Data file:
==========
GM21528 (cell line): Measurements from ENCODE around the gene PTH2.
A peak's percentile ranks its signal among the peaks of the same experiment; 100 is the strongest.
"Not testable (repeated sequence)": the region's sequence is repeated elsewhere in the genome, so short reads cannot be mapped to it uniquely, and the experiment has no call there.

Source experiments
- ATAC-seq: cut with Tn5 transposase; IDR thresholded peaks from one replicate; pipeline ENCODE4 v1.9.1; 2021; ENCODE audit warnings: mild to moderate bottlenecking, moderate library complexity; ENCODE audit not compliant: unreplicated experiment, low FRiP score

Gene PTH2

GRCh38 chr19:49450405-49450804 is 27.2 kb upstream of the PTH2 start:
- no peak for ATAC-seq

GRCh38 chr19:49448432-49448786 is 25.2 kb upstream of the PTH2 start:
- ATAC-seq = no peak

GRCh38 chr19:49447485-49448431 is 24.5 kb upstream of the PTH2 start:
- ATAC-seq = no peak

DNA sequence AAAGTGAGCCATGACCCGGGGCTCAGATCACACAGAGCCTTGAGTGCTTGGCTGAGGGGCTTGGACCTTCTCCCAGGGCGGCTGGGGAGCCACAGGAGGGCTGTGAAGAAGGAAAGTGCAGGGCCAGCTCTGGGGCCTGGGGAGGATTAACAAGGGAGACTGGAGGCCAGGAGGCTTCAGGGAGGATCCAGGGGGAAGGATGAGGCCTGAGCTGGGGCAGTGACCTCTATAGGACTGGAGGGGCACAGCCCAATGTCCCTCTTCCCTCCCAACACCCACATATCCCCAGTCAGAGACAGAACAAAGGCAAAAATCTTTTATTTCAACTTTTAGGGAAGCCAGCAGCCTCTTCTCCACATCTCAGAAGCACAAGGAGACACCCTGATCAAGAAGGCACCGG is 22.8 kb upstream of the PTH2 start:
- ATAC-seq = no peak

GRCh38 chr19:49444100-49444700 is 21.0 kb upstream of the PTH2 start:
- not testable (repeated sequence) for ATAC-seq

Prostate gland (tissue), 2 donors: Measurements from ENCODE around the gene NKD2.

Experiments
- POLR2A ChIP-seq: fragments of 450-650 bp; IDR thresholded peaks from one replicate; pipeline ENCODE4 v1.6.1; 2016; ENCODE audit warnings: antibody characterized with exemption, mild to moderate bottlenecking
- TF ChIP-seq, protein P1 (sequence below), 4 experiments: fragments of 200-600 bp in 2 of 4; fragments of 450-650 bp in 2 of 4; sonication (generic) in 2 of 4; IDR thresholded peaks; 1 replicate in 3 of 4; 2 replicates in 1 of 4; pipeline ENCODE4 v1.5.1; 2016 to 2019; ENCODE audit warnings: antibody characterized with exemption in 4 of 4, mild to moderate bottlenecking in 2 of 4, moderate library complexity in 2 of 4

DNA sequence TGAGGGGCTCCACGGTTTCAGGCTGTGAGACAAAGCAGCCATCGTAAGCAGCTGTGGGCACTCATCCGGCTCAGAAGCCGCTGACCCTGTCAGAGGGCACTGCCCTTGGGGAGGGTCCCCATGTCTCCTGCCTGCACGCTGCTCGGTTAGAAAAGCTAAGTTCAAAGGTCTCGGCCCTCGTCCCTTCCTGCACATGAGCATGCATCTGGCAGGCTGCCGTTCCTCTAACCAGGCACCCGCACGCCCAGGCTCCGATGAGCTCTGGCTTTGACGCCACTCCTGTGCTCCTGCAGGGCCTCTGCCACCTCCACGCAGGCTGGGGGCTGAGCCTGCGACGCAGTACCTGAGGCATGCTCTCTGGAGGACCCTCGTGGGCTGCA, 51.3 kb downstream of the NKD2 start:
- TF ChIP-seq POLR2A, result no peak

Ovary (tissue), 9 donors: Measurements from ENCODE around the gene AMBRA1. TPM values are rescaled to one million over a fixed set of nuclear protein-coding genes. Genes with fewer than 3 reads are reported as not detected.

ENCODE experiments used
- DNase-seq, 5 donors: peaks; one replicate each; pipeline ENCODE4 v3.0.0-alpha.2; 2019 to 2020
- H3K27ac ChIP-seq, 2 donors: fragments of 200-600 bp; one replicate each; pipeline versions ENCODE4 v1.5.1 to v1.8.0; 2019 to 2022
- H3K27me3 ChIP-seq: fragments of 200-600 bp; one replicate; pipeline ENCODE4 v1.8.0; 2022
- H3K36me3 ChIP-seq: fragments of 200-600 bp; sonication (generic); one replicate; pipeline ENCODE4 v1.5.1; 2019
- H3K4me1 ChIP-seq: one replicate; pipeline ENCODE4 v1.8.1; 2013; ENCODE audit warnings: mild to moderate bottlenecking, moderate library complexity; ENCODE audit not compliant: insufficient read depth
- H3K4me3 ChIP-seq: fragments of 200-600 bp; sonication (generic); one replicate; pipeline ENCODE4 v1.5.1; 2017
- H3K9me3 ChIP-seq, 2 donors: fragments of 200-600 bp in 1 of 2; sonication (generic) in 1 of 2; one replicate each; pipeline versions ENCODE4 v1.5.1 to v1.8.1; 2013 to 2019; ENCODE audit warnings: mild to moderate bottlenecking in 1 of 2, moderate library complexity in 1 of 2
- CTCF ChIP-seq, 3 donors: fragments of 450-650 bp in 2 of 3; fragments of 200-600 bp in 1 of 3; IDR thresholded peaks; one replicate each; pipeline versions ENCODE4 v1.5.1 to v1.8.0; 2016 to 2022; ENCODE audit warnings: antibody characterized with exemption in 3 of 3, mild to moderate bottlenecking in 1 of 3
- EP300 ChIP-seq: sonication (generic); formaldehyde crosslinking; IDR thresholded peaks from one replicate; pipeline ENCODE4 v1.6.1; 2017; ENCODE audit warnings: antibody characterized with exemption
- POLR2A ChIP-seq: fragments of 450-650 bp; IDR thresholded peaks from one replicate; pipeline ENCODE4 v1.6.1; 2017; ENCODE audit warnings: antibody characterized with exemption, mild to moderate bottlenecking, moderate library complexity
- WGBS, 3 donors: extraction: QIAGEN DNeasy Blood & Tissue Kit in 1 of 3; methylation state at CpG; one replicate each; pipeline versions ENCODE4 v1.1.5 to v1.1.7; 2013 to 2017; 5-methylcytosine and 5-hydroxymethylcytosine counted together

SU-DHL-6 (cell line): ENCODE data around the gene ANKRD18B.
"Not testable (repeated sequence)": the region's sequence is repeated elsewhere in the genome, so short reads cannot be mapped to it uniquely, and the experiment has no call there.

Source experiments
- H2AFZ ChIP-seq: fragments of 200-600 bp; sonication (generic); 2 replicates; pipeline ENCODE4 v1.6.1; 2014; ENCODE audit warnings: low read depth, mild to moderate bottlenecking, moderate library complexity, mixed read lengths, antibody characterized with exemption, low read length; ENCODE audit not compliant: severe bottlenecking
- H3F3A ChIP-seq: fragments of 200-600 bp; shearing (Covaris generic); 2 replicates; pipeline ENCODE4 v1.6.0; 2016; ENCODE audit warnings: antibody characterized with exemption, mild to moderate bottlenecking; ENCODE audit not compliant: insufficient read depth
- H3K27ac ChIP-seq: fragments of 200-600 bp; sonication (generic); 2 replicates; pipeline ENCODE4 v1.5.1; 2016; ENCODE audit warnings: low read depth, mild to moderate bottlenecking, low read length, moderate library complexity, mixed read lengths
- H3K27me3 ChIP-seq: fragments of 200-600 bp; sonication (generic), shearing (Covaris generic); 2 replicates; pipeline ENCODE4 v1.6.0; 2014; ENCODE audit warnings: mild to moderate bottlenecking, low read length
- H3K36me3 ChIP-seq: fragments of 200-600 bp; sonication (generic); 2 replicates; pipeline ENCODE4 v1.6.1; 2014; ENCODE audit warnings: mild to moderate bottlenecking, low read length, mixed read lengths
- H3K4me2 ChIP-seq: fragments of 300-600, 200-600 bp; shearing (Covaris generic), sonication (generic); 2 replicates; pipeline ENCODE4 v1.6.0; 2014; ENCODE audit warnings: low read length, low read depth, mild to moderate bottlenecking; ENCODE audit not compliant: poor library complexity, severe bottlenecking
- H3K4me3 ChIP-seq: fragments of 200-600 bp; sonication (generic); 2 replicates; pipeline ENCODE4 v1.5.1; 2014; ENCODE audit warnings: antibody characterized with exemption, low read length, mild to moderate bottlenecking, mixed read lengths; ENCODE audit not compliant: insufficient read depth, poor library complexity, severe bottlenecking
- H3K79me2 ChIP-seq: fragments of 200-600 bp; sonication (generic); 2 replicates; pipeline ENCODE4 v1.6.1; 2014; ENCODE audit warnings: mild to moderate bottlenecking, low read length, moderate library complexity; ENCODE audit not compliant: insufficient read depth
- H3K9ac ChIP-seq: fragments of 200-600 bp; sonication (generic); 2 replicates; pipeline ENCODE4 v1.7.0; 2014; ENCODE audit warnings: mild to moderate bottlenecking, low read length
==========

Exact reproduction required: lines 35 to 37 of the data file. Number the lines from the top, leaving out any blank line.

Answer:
- WGBS, 3 donors: extraction: QIAGEN DNeasy Blood & Tissue Kit in 1 of 3; methylation state at CpG; one replicate each; pipeline versions ENCODE4 v1.1.5 to v1.1.7; 2013 to 2017; 5-methylcytosine and 5-hydroxymethylcytosine counted together

SU-DHL-6 (cell line): ENCODE data around the gene ANKRD18B.
"Not testable (repeated sequence)": the region's sequence is repeated elsewhere in the genome, so short reads cannot be mapped to it uniquely, and the experiment has no call there.